Accurate diagnosis is the key first management step for SCAD. This paper gives important insights into the diagnostic role of computed tomography coronary angiography (CTCA). It demonstrates that even in a context where the site of SCAD is known from invasive angiography, conventional CTCA missed more than 20% of SCAD locations. This finding confirms that although CTCA is a tempting non-invasive substitute for angiography (particularly given the known increased risk of iatrogenic dissection during invasive angiography in this population10), this approach should not be used for the primary diagnosis of SCAD. The inadequate sensitivity and specificity of CTCA for this diagnosis likely arises because SCAD has a predilection for the mid-distal coronary arteries (76% of cases in this series) where coronary diameters approach the effective spatial resolution of current CTCA technologies. Whether CTCA could still be useful in specific clinical contexts, for example to exclude or to follow progression of high-risk proximal-to-mid vessel dissections, remains to be elucidated.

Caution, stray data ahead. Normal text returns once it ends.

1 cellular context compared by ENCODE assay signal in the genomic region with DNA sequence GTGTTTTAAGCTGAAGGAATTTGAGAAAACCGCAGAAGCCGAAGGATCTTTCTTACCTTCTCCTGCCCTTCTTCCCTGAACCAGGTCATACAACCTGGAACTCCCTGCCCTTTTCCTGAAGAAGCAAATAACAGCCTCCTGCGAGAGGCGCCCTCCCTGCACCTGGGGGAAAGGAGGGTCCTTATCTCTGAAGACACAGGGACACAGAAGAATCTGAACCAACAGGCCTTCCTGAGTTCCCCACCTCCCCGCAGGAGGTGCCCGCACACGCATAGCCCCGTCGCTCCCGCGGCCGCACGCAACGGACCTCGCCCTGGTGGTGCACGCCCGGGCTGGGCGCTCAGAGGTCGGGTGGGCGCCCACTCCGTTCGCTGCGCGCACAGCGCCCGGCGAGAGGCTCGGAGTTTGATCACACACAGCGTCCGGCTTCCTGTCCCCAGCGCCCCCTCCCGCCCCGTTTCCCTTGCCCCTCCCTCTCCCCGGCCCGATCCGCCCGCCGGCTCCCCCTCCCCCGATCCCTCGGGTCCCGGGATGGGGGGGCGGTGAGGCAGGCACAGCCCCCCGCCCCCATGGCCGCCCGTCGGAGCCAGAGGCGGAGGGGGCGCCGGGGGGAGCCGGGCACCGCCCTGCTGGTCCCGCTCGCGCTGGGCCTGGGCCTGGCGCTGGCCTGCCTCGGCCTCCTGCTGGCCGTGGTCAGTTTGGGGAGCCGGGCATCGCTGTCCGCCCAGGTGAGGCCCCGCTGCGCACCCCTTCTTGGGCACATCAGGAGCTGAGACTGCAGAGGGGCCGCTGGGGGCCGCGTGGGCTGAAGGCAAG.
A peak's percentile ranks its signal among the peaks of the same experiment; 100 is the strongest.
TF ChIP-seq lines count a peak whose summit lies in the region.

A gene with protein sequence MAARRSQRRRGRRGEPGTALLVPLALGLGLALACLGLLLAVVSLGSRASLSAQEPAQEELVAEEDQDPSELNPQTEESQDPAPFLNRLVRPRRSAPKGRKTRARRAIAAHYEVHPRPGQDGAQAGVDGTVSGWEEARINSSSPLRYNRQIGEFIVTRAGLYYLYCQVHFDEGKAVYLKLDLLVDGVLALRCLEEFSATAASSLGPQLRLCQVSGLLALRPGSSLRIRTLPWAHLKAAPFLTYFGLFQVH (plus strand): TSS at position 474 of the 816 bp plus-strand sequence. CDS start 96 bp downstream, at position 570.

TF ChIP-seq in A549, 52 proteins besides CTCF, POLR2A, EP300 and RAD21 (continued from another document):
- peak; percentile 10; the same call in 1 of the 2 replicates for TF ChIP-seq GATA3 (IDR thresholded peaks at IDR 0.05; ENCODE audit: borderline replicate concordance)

A key difference between the management of SCAD and atherosclerotic acute coronary syndromes is the increased risk of complications during percutaneous coronary intervention following SCAD. This, coupled with high reported rates of complete healing in conservatively managed SCAD has led to a consensus favouring a non-interventional strategy where possible.4,5 This approach is further supported by the recent demonstration of relatively small infarct sizes in most convalescent SCAD-survivors assessed by cardiac magnetic resonance imaging, with larger infarcts predicted by ST-segment elevation myocardial infarction presentation, reduced TIMI flow and more proximal or extensive dissections.11 In the paper by Bastante et al. 82% of patients were managed conservatively.6 This is in keeping with a large recent prospective Canadian series and suggests that in experienced centres, most SCAD can be managed without percutaneous coronary intervention.2